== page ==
Apr 12 2023

JPSM MPSDS Seminar: Using Synergies Between Survey Statistics and Causal Inference to Improve Transportability of Clinical Trials

Michael Elliott, Survey Methodology Program, Michigan Program in Survey and Data Science

April 12, 2023
12:00 – 1:00 EST

Join via Zoom:
Zoom link
Meeting ID: 99290637991
Meeting Password: 1949

Medical researchers have understood for many years that treatment effect estimates obtained from a randomized clinical trial (RCT) — termed efficacy” — can differ from those obtained in a general population — termed effectiveness”. Only in the past decade has extensive work begun in the statistical literature to bridge this gap using formal quantitative methods. As noted by Rod Little in a letter to the editor in the New Yorker …randomization in randomized clinical trials concerns the allocation of the treatment, not the selection of individuals for the study. The latter can have an important impact on the average size of a treatment effect,” with RCT samples often designed, sometimes explicitly, to be more likely to include individuals for whom the treatment may be more effective.

This issue has been various termed generalizability” or transportability.” Why do we care about transportability? In RCTs we are in the happy situation were treatment assignment is randomized, so confounding due to either observed or unobserved (pre-treatment) covariates is not an issue. But while randomization of treatment eliminates the effect of unobserved confounders, at least net of non-compliance, it does not eliminate the effect of unobserved effect modifiers, which can impact the causal effect of treatment in a population that differs from the RCT sample population. The impact of these interactions on the marginal effect of treatment thus can differ between the RCT population and the final population of interest.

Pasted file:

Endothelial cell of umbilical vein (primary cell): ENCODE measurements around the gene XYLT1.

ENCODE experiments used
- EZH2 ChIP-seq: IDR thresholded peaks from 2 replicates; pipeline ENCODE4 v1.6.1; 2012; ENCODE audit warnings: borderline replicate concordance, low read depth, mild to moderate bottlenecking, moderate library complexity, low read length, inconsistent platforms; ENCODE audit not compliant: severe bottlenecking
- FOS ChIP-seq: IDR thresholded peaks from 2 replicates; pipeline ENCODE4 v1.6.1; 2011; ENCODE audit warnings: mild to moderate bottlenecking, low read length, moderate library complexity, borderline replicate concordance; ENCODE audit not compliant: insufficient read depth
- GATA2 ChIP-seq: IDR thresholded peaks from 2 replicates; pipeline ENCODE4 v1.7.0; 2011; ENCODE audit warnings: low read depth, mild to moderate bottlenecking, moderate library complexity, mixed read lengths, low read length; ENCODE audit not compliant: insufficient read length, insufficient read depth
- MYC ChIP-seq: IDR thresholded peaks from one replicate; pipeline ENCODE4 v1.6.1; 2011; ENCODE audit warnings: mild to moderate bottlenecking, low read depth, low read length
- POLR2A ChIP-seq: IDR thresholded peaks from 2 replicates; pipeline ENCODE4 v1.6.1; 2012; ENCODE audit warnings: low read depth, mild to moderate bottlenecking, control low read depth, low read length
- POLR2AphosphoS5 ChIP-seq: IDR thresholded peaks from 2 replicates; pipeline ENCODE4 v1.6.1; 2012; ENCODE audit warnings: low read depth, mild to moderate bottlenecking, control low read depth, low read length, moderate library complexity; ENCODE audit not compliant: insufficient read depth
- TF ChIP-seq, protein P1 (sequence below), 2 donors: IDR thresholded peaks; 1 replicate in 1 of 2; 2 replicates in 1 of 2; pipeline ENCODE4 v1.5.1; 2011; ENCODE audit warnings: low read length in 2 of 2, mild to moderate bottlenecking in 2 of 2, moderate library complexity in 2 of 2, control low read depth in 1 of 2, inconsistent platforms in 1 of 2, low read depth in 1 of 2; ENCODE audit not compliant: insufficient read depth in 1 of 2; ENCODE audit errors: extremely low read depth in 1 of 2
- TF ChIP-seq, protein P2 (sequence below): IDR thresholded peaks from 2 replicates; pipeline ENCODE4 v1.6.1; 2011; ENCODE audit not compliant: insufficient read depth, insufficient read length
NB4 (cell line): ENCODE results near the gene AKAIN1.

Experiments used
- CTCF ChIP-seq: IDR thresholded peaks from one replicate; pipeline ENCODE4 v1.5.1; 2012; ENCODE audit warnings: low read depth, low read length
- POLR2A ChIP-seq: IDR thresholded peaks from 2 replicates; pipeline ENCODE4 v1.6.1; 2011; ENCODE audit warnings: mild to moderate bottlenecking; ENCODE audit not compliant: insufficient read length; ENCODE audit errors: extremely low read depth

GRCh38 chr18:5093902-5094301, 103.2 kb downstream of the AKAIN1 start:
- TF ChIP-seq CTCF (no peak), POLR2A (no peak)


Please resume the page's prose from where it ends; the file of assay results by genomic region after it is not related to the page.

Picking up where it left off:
Concurrent with research into transportability has been research into making population inference from non-probability samples. There is a close overlap between these two approaches, particularly with respect to the non-probability inference methods that rely on information from a relevant probability sample of the target population to reduce selection bias effects. When there are relevant censuses or probability samples of the target patient population of interest, these methods can be adapted to transport information from the RCT to the patient population. Because the RCT setting focuses on causal inference, this adaptation involves extensions to estimate counterfactuals. Thus approaches that treat population inference as a missing data problem are a natural fit to connect these two strands of methodological innovation.

In particular, we propose to extend a pseudo-weighting” methodology from other non-probability settings to a doubly robust” estimator that treats sampling probabilities or weights as regression covariates to achieve consistent estimation of population quantities. We explore our proposed approach and compare with some standard existing methods in a simulation study to assess the effectiveness of the approach under differing degrees of selection bias and model misspecification, and compare it with results obtained using the RT data only and with existing methods that use inverse probability weights. We apply it to a study of pulmonary artery catheterization in critically ill patients where we believe differences between the trial sample and the larger population might impact overall estimates of treatment effects.

Michael Elliott is a Professor of Biostatistics and a Research Professor at the Institute for Social Research. Dr. Elliott’s research interests include the design and analysis of sample surveys, causal inference, and missing and latent variable data structures.